Astrocytes derived from glial-restricted precursors promote spinal cord repairReport as inadecuate




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Journal of Biology

, 5:7

First Online: 27 April 2006Received: 05 November 2005Revised: 21 March 2006Accepted: 22 March 2006DOI: 10.1186-jbiol35

Cite this article as: Davies, J.E., Huang, C., Proschel, C. et al. J Biol 2006 5: 7. doi:10.1186-jbiol35

Abstract

BackgroundTransplantation of embryonic stem or neural progenitor cells is an attractive strategy for repair of the injured central nervous system. Transplantation of these cells alone to acute spinal cord injuries has not, however, resulted in robust axon regeneration beyond the sites of injury. This may be due to progenitors differentiating to cell types that support axon growth poorly and-or their inability to modify the inhibitory environment of adult central nervous system CNS injuries. We reasoned therefore that pre-differentiation of embryonic neural precursors to astrocytes, which are thought to support axon growth in the injured immature CNS, would be more beneficial for CNS repair.

ResultsTransplantation of astrocytes derived from embryonic glial-restricted precursors GRPs promoted robust axon growth and restoration of locomotor function after acute transection injuries of the adult rat spinal cord. Transplantation of GRP-derived astrocytes GDAs into dorsal column injuries promoted growth of over 60% of ascending dorsal column axons into the centers of the lesions, with 66% of these axons extending beyond the injury sites. Grid-walk analysis of GDA-transplanted rats with rubrospinal tract injuries revealed significant improvements in locomotor function. GDA transplantation also induced a striking realignment of injured tissue, suppressed initial scarring and rescued axotomized CNS neurons with cut axons from atrophy. In sharp contrast, undifferentiated GRPs failed to suppress scar formation or support axon growth and locomotor recovery.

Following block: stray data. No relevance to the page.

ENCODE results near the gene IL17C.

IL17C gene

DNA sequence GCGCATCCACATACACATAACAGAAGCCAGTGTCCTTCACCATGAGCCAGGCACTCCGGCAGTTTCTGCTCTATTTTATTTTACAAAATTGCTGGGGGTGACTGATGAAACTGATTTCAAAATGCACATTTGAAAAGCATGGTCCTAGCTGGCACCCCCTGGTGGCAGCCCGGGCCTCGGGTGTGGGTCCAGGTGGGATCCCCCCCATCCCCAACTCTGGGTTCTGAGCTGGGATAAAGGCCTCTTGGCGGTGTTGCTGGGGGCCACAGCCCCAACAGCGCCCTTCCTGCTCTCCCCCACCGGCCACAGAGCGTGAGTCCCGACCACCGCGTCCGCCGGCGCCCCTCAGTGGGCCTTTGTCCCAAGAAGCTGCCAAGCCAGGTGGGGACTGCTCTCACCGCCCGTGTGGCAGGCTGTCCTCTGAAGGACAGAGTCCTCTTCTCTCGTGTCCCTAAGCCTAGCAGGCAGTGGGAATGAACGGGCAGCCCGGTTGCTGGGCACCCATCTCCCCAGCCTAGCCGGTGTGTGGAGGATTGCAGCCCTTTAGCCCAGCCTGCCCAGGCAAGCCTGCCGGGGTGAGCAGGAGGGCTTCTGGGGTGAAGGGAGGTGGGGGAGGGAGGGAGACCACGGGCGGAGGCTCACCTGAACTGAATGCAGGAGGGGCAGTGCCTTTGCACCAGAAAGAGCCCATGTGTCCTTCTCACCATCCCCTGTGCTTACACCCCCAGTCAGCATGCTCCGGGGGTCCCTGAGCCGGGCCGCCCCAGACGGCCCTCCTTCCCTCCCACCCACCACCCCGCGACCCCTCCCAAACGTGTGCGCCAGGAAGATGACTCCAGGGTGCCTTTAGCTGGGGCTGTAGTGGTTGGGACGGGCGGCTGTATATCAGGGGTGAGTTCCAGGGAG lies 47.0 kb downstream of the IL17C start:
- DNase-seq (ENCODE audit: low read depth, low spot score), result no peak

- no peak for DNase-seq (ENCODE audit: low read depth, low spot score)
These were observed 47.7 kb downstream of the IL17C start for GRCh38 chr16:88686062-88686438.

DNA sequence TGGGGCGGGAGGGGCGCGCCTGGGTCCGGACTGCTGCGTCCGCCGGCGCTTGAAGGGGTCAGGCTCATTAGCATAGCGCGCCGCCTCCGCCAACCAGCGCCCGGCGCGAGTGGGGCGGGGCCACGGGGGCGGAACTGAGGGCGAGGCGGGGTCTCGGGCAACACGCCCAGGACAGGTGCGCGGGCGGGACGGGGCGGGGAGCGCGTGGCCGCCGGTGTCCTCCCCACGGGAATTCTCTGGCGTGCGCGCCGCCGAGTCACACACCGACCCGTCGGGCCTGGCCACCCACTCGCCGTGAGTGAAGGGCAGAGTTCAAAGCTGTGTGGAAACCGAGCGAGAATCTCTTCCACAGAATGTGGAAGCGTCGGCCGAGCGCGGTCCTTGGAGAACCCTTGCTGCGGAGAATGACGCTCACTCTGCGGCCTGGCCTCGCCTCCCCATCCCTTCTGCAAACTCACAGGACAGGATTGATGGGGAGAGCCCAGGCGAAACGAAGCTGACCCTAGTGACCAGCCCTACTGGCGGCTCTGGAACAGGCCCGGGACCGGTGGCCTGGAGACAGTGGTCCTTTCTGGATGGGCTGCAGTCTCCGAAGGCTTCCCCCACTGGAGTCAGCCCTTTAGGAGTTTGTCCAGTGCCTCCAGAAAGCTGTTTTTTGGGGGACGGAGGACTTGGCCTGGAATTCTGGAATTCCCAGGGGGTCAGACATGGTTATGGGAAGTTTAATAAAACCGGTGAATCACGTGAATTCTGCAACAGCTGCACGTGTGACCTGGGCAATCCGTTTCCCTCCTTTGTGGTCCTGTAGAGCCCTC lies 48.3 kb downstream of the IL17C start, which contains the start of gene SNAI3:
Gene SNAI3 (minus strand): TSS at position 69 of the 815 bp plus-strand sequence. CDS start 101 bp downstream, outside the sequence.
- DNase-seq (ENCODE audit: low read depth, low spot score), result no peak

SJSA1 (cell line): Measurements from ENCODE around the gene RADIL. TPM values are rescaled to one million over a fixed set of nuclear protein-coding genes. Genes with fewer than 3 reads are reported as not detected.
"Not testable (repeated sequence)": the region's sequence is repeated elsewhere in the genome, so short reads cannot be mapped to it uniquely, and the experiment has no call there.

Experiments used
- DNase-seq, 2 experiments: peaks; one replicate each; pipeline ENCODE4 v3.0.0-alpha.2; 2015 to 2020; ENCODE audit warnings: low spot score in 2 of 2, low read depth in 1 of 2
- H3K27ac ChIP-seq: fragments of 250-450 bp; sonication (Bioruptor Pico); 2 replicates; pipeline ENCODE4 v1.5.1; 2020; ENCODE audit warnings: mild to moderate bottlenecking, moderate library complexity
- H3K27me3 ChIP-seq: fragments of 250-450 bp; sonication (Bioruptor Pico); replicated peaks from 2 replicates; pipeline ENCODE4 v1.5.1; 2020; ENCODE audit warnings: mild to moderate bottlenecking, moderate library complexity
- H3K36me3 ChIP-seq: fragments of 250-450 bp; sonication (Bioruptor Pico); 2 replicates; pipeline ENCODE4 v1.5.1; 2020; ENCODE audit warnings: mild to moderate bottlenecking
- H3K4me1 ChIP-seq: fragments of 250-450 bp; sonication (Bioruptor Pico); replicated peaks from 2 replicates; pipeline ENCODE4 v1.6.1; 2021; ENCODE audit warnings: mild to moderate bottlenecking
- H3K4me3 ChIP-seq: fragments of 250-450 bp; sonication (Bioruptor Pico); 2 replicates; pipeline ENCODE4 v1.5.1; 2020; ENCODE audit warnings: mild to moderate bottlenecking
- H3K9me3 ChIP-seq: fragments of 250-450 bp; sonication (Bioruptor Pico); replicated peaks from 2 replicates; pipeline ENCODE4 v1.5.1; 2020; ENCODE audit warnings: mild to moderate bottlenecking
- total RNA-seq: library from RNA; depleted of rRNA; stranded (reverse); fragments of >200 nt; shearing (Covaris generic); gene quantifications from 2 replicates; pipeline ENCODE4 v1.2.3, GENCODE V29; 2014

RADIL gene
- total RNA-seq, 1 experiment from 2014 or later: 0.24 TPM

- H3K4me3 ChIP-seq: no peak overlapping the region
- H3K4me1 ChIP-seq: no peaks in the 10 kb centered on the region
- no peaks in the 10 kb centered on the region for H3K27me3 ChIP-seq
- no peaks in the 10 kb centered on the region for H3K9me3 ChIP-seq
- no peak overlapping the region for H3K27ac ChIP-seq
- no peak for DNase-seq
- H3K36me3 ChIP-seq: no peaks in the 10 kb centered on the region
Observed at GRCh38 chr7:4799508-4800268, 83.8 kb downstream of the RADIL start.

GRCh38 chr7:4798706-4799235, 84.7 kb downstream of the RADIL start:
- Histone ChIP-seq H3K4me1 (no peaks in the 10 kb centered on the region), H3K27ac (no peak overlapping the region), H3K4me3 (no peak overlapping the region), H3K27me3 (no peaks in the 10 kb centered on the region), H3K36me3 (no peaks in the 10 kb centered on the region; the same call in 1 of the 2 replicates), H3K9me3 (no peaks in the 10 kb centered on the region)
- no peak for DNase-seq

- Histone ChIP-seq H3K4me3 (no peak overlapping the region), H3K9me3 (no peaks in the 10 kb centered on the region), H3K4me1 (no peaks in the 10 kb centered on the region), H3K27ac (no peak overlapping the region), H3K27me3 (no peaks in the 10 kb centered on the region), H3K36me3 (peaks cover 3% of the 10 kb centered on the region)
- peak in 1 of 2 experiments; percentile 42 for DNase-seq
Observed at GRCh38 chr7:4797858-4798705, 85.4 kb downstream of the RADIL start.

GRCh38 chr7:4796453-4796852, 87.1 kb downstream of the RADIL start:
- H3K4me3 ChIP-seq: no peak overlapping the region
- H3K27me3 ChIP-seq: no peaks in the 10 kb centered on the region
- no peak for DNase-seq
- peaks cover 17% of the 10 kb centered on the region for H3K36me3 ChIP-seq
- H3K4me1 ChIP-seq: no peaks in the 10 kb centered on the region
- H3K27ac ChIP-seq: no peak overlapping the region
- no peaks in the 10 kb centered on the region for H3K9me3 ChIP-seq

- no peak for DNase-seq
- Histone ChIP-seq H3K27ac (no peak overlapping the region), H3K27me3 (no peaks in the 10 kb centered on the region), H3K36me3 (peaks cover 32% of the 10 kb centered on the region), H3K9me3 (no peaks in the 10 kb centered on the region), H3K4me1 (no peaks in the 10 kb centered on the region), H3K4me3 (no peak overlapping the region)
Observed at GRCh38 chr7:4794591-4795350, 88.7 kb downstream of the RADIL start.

ConclusionPre-differentiation of glial precursors into GDAs before transplantation into spinal cord injuries leads to significantly improved outcomes over precursor cell transplantation, providing both a novel strategy and a highly effective new cell type for repairing CNS injuries.

Electronic supplementary materialThe online version of this article doi:10.1186-jbiol35 contains supplementary material, which is available to authorized users.

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Author: Jeannette E Davies - Carol Huang - Christoph Proschel - Mark Noble - Margot Mayer-Proschel - Stephen JA Davies

Source: https://link.springer.com/



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